You’ve inherited a house, and your family members are living in it for free. As long as you aren’t incurring any expenses as a result of them living in that property for free, there may not be an issue.

When there are problems or you need to make a decision that they may not agree with, that’s when things get tricky.

It’s always uncomfortable when you’re the technical landlord of a family member and things aren’t working out. If you aren’t the type to throw your weight around, you probably have a lot of reservations about how you want to handle the situation.

Thinking ahead of time and making everyone a part of the process can help a lot.

  1. Decide What You Want to Do With The Property


Since the property belongs to you, you can do one of three things:

  1. Live in it
  2. Sell it
  3. Or rent it out.

Before you decide how to deal with the family members who are living in it, you need to be sure what it is you want to do. Having less ambiguity in the situation is crucial in helping things come to a swift conclusion. It’s best to make up your mind before you bring it up in conversation.

Another thing you might do if you simply don’t want the house and you aren’t interested in cashflow, is directly signing the property over to someone who lives there. If you own the house outright after the inheritance and there isn’t an existing mortgage, you can use a quitclaim deed to quickly and easily transfer ownership. If there are still payments to be made, you can still transfer to the home, but you’ll need to work with the lender to make those arrangements.

If you want to sell or rent the house, how do you want to approach that?

Would you rather have a buyer or a renter who is completely unrelated to your family, or do you want your family to be ones buying or renting it?

Formulate a plan, and be clear in what you expect the outcome to be.

  1. Evaluate the Situation

Are you the only person who inherited the property?

If you inherited it jointly and one of the inheritors lives in it, you can’t sell it or rent it out from under that person. Everyone whose name is on the house needs to agree about what happens next.

Before you plan anything, discuss it with other people who legally have a say in the final decision. If you need to sell or rent the home to someone outside of your family, what is the surrounding market like?

Are you going to be able to do so easily, or will you be waiting for a buyer for a long time?

Think about the timeframe you’re working with and make sure you have a reasonable ballpark before you present anyone with information.

One of the most important parts of evaluating the situation is considering how your family members are going to feel about your choice. Are they in a position where you’ll be making their lives more difficult?

Are they still grieving and holding onto the property for sentimental reasons?

Empathy counts for a lot.

Put yourself in their shoes before you decide to make a move.

  1. Talk to Your Family Members

Talk to your family about your inherited house

If the family members living in the house you inherited don’t have a claim to ownership, you ultimately have the final say in what happens. That doesn’t mean you should push and shove to get your way – the last thing you want is a family dispute, especially after the passing of a loved one.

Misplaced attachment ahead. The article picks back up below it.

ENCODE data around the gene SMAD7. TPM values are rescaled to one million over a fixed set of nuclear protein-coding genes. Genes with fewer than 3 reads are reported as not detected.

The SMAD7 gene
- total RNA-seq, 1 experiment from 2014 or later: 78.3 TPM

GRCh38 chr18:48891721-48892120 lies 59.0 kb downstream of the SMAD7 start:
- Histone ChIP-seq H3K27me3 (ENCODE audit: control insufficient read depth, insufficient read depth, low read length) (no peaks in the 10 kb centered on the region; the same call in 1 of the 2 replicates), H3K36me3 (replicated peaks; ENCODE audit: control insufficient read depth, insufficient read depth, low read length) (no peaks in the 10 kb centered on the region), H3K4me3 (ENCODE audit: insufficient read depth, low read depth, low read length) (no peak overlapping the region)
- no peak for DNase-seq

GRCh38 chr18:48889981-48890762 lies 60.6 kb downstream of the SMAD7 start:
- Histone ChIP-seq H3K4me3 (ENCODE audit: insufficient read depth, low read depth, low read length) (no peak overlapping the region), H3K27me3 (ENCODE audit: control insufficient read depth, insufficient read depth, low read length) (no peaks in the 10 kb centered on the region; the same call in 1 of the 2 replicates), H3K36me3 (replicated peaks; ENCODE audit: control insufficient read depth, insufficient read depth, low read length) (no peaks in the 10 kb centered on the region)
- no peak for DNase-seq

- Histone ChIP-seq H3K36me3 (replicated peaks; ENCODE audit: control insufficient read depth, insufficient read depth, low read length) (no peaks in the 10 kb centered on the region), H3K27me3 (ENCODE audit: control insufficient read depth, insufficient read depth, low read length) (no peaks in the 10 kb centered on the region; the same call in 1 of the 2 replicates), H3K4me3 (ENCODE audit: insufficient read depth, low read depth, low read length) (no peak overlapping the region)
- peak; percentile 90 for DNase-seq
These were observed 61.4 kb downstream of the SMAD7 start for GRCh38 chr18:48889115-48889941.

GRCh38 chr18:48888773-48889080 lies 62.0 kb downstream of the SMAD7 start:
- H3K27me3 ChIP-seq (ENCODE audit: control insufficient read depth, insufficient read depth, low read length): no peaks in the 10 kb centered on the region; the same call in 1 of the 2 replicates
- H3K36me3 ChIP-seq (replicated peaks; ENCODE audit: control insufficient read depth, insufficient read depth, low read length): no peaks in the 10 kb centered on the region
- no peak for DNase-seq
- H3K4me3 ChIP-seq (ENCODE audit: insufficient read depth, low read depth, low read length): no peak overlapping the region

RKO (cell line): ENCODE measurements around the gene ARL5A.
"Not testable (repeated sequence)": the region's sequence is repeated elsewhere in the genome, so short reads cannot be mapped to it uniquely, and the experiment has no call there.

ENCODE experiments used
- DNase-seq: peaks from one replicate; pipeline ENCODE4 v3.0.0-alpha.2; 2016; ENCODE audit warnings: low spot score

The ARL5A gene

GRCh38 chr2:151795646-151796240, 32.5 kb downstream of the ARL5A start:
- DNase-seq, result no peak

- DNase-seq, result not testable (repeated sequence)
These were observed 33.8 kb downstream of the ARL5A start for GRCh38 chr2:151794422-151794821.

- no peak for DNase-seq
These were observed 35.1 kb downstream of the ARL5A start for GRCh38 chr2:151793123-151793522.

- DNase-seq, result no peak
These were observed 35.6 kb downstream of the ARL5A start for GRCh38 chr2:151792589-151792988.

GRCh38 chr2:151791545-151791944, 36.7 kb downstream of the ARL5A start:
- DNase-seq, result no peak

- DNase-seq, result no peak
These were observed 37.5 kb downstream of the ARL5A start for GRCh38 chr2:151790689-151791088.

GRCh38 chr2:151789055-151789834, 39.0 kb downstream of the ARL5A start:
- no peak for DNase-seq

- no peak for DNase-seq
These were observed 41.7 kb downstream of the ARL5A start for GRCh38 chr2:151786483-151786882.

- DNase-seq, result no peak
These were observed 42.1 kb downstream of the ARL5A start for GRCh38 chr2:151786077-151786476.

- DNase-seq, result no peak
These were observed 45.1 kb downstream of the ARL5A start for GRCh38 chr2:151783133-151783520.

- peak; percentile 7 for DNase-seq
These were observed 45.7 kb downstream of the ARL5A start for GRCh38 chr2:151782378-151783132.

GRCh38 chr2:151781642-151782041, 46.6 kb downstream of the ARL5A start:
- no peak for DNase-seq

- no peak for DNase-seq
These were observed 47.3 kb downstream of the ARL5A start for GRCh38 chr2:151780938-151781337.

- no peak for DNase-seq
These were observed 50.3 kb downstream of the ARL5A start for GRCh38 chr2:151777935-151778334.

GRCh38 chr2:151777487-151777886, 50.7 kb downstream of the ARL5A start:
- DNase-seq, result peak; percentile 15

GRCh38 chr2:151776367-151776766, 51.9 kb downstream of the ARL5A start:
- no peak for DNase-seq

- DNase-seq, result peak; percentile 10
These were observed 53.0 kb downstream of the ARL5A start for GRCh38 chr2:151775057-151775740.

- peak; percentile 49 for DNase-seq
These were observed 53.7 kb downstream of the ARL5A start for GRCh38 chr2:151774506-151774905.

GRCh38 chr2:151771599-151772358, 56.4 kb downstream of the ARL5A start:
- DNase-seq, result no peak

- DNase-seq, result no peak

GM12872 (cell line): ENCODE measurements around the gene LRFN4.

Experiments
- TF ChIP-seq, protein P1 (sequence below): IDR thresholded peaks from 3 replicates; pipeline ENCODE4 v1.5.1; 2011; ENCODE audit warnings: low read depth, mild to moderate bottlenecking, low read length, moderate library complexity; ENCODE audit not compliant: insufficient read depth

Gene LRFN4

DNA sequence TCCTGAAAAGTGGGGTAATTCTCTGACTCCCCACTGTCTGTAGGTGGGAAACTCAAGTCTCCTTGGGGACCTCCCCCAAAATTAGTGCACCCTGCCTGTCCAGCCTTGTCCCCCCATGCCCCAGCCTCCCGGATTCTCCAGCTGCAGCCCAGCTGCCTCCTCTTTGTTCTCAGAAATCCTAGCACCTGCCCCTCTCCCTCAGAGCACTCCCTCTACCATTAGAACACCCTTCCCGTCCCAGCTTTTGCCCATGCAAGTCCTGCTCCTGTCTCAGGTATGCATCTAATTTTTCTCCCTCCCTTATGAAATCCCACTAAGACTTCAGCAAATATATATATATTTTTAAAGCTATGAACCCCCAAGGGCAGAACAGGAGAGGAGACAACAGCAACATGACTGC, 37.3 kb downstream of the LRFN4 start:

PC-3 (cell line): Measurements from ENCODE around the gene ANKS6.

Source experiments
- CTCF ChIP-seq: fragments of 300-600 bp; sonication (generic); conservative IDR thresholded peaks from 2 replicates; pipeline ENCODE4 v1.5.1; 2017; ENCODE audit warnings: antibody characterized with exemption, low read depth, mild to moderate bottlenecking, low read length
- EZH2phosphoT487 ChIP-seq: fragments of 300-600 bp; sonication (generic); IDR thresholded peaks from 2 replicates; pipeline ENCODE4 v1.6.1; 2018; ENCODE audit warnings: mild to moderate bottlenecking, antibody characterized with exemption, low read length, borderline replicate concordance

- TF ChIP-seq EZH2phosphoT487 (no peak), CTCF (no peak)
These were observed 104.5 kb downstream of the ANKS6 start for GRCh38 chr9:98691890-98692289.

How You might want to sell or rent the home because you’re in an emergency financial situation. Your family might be a little more understanding if you’re candid about that from the beginning. They won’t want to see you struggling, and if struggling is imminent, it helps to be forthcoming. They’ll likely be a lot more helpful and supportive.

Listen to what they have to say and consider their points without being dismissive. Listening is the most important part of communication, especially when their opinions may differ from yours. Be careful not to shut anyone out, even if you’re positive about the move you want to make next. Don’t invalidate anyone’s feelings before you decide you need to do something drastic.

Come to a Satisfying Conclusion

You might need to make some compromises. If you want to sell the property but the family members living in that property can’t afford to move, see what you can do to help them out. If you’re going to profit from the sale of the home, sharing the money might be a solution that everyone can get behind. They’ll have the funds to relocate, and you’ll have the profits from the home.

It’s equally as important to consider time. Your family members deserve an adequate amount of notice before a huge change is made. Give them a few months to get used to the idea. This will make the process easier, and no one will feel like you’re acting behind their backs. Everyone should feel thoroughly informed, because the choices you make are affecting them.

When It’s Time to Sell

In an ideal situation, you’ll be in complete control of the timeframe when you sell. You’ll also want access to cash, especially if you’ve planned to share the funds with the family members who live in the inherited property. Southern California Home Buyers can help you out on all fronts.

We understand how delicate your situation can feel. We’re ready to close whenever you’re ready to close, whether it’s in as little as a week or as long as a few months from the time you contact us.

We’re ready to handle all of the sale paperwork and the technical aspects of the process. We want to make things simple for you by providing you with a safe and reliable way to sell your inherited property.

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Doug Van Soest
Doug Van Soest

Hi I'm Doug! I'm a professional Investor here in SoCal. My wife Andrea and I have been purchasing homes for over 12 years and have helped over 500+ happy sellers just like you. If you'd like to remove the burden of finding a buyer and eliminate a lot of stress from selling your home we can genuinely help your situation.